Sunday, February 21, 2010

Olympics Interpreting

Watched the Vancouver Winter Olympics on TV this week. Spanish TV uses native Spanish commentators, so no interpreting except during an occasional snatch of interview translated by the commentators themselves. But it brought back recollections of my own three-week stint at the Montreal Olympics in 1976. My most vivid memory is of the evening at the Montreal Forum when little Nadia Comaneci scored her perfect 10, the first Olympics gymnast ever to do so. I wasn’t there as an athlete (ha! ha!) but as a Conference Interpreter - the high point of my professional interpreting career. I have other stories to tell of the Montreal Olympics, but they concern Professional Interpreters and so this blog isn’t the place for them.

Instead, I want to draw attention to the army of other interpreters at the Games, the Liaison Interpreters. Unlike us conference interpreters huddled away in our booths, they wear smart uniforms and are to be seen walking around everywhere at all such international events. Some are temporarily professionals, some are volunteers. But they aren’t engaged as interpreters and they aren’t recognized as such. They’re called hostesses and hosts. Of course they have a lot of other duties besides interpreting, but they usually have to be bilingual, and it’s not sufficiently appreciated that translating and interpreting are often anciliary parts of other jobs (bilingual secretary, for example). For the Beijing Olympics, it was announced that
Members of international delegations in Beijing for the Olympic Games will be served in 55 different languages, according to the Beijing Organizing Committee for the Games of the XXIX Olympiad.
In Montreal the hostesses and hosts were provided with pocket glossaries, one for each major sport, compiled by the Quebec Government's Office de la Langue Fran├žaise.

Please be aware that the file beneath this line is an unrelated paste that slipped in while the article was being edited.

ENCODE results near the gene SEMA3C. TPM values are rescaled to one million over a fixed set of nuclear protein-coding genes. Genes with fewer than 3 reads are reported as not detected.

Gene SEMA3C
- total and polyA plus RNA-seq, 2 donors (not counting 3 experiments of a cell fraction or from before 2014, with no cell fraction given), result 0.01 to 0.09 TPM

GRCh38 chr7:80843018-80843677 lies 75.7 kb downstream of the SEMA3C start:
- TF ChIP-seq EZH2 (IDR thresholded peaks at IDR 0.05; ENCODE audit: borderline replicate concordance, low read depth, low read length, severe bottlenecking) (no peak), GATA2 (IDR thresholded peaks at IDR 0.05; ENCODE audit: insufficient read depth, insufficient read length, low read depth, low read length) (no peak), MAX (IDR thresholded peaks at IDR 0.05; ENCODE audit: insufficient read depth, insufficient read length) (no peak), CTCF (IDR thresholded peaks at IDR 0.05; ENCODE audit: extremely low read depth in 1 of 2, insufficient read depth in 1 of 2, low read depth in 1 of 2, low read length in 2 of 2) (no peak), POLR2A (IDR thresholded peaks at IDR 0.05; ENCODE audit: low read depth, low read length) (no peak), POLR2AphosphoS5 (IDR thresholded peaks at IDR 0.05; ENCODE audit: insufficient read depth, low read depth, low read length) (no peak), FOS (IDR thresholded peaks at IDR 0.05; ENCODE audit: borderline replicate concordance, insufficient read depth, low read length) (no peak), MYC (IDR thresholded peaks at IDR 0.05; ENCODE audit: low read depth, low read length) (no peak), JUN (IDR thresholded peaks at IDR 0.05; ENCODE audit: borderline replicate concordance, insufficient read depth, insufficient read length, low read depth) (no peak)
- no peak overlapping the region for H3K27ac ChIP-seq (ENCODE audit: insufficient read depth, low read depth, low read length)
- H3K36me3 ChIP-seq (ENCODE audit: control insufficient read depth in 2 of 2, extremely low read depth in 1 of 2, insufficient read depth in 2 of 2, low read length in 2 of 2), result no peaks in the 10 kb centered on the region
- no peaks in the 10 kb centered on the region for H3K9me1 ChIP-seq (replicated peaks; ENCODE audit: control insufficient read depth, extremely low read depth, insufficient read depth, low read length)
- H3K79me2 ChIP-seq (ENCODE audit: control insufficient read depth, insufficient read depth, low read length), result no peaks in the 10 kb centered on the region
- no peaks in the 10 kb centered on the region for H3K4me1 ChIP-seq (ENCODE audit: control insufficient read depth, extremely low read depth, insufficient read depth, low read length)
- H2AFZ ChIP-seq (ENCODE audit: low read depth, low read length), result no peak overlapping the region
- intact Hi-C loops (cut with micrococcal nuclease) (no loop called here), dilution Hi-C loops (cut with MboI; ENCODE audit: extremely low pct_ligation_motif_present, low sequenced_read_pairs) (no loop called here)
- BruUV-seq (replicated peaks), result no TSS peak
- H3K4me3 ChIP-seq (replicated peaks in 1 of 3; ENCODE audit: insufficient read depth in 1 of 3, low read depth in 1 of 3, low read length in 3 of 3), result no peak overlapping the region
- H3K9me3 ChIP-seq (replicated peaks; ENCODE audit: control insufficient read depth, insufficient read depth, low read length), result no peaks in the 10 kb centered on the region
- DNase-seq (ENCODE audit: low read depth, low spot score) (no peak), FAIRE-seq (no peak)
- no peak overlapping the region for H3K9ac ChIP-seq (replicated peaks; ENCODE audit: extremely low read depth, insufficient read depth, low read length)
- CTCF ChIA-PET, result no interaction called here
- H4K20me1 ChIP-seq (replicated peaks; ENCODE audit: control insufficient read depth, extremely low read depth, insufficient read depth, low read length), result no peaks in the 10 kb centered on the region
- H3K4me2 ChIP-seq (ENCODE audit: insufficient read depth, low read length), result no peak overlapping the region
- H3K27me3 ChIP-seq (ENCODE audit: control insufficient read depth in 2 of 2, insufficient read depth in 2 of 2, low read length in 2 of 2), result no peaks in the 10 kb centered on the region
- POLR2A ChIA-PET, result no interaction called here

An event like the Olympics gives spin-off, and so the interpreting jobs may be outside the Olympics organization itself. Here’s part of a job ad by a private Vancouver firm:
To ensure the success of the entire Olympic Games experience, CoSport establishes a Hospitality Desk at all of our hotels staffed with knowledgeable CoSport employees to assist with any questions or requests and to ensure the comfort of our guests. If a package includes hosting services, guests will be escorted throughout the day by a bilingual host/hostess who can describe the history behind the many historical sites of Vancouver and provide updates on the latest Games information.

So with all those Liaison Interpreters around, why are Conference Interpreters needed? For one thing for the press conferences that follow each event. But few people realize how much conference work goes on behind the scenes before the Games even open. It’s an opportunity for the world governing bodies of each sport to get together. I said I knew about soccer, which in those days few Canadians played, so I was assigned to a week of meetings of FIFA, as well as to a tense meeting of the International Olympics Committee over Taiwan‘s participation as “China“.

To be continued.

REFERENCES
For Nadia Comaneci, see Wikipedia.

Cosport. Welcome to the web site of the official hospitality services provider for the 2010 Winter Olympic Games. http://www.cosport.com/about/ourservices.aspx.

55 languages spoken at Beijing Olympics. All About China, February 7, 2008. http://www.radio86.co.uk/beijing-2008/olympic-news/5205/55-languages-spoken-at-beijing-olympics.

Canadian Broadcasting Corporation. The Taiwan controversy. June 16, 1976. http://archives.cbc.ca/sports/olympics/topics/1316-7921/.

1 comment:

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